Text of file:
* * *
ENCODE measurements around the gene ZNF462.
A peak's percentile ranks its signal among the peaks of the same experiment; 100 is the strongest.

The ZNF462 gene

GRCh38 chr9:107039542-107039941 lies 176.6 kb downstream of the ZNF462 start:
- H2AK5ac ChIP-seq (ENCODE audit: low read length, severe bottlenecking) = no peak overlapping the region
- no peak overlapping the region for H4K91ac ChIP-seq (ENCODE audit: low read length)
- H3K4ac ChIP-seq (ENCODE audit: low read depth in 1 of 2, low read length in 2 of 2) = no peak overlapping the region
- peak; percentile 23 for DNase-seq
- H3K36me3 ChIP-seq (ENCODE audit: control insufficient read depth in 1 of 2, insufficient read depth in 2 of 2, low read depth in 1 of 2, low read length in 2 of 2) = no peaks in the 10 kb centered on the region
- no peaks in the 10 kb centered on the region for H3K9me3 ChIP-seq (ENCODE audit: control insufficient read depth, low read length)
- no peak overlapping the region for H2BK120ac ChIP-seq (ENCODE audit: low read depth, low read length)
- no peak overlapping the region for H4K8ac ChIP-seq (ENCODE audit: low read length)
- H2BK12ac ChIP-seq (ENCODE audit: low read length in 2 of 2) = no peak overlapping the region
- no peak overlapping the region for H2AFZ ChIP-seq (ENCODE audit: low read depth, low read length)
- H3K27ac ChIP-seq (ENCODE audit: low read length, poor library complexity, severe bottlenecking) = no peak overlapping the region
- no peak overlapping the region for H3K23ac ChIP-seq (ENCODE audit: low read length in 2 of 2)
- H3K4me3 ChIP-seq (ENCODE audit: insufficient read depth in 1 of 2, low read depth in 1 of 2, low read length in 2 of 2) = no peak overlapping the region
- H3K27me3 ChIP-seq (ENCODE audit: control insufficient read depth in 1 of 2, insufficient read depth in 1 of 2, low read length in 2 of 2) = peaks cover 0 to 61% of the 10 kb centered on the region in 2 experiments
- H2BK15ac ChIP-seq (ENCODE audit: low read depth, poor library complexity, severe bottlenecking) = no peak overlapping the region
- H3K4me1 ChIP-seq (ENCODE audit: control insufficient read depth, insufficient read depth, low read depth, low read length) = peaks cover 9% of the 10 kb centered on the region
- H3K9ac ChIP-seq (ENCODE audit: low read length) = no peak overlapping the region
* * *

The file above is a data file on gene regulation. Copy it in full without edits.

ENCODE measurements around the gene ZNF462.
A peak's percentile ranks its signal among the peaks of the same experiment; 100 is the strongest.

The ZNF462 gene

GRCh38 chr9:107039542-107039941 lies 176.6 kb downstream of the ZNF462 start:
- H2AK5ac ChIP-seq (ENCODE audit: low read length, severe bottlenecking) = no peak overlapping the region
- no peak overlapping the region for H4K91ac ChIP-seq (ENCODE audit: low read length)
- H3K4ac ChIP-seq (ENCODE audit: low read depth in 1 of 2, low read length in 2 of 2) = no peak overlapping the region
- peak; percentile 23 for DNase-seq
- H3K36me3 ChIP-seq (ENCODE audit: control insufficient read depth in 1 of 2, insufficient read depth in 2 of 2, low read depth in 1 of 2, low read length in 2 of 2) = no peaks in the 10 kb centered on the region
- no peaks in the 10 kb centered on the region for H3K9me3 ChIP-seq (ENCODE audit: control insufficient read depth, low read length)
- no peak overlapping the region for H2BK120ac ChIP-seq (ENCODE audit: low read depth, low read length)
- no peak overlapping the region for H4K8ac ChIP-seq (ENCODE audit: low read length)
- H2BK12ac ChIP-seq (ENCODE audit: low read length in 2 of 2) = no peak overlapping the region
- no peak overlapping the region for H2AFZ ChIP-seq (ENCODE audit: low read depth, low read length)
- H3K27ac ChIP-seq (ENCODE audit: low read length, poor library complexity, severe bottlenecking) = no peak overlapping the region
- no peak overlapping the region for H3K23ac ChIP-seq (ENCODE audit: low read length in 2 of 2)
- H3K4me3 ChIP-seq (ENCODE audit: insufficient read depth in 1 of 2, low read depth in 1 of 2, low read length in 2 of 2) = no peak overlapping the region
- H3K27me3 ChIP-seq (ENCODE audit: control insufficient read depth in 1 of 2, insufficient read depth in 1 of 2, low read length in 2 of 2) = peaks cover 0 to 61% of the 10 kb centered on the region in 2 experiments
- H2BK15ac ChIP-seq (ENCODE audit: low read depth, poor library complexity, severe bottlenecking) = no peak overlapping the region
- H3K4me1 ChIP-seq (ENCODE audit: control insufficient read depth, insufficient read depth, low read depth, low read length) = peaks cover 9% of the 10 kb centered on the region
- H3K9ac ChIP-seq (ENCODE audit: low read length) = no peak overlapping the region